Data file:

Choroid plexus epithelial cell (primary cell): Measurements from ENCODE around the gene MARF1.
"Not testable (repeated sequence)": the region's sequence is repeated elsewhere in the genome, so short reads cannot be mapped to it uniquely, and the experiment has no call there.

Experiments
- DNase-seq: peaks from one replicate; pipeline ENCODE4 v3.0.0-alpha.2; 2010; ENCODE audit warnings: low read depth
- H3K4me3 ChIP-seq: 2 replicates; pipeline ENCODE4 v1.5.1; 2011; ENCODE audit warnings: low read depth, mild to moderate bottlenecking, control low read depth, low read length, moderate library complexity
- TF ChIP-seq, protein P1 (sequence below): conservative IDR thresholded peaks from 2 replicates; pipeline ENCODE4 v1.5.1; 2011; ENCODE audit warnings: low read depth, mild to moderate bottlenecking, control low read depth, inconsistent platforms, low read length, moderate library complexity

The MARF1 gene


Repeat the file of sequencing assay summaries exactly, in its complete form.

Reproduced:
Choroid plexus epithelial cell (primary cell): Measurements from ENCODE around the gene MARF1.
"Not testable (repeated sequence)": the region's sequence is repeated elsewhere in the genome, so short reads cannot be mapped to it uniquely, and the experiment has no call there.

Experiments
- DNase-seq: peaks from one replicate; pipeline ENCODE4 v3.0.0-alpha.2; 2010; ENCODE audit warnings: low read depth
- H3K4me3 ChIP-seq: 2 replicates; pipeline ENCODE4 v1.5.1; 2011; ENCODE audit warnings: low read depth, mild to moderate bottlenecking, control low read depth, low read length, moderate library complexity
- TF ChIP-seq, protein P1 (sequence below): conservative IDR thresholded peaks from 2 replicates; pipeline ENCODE4 v1.5.1; 2011; ENCODE audit warnings: low read depth, mild to moderate bottlenecking, control low read depth, inconsistent platforms, low read length, moderate library complexity

The MARF1 gene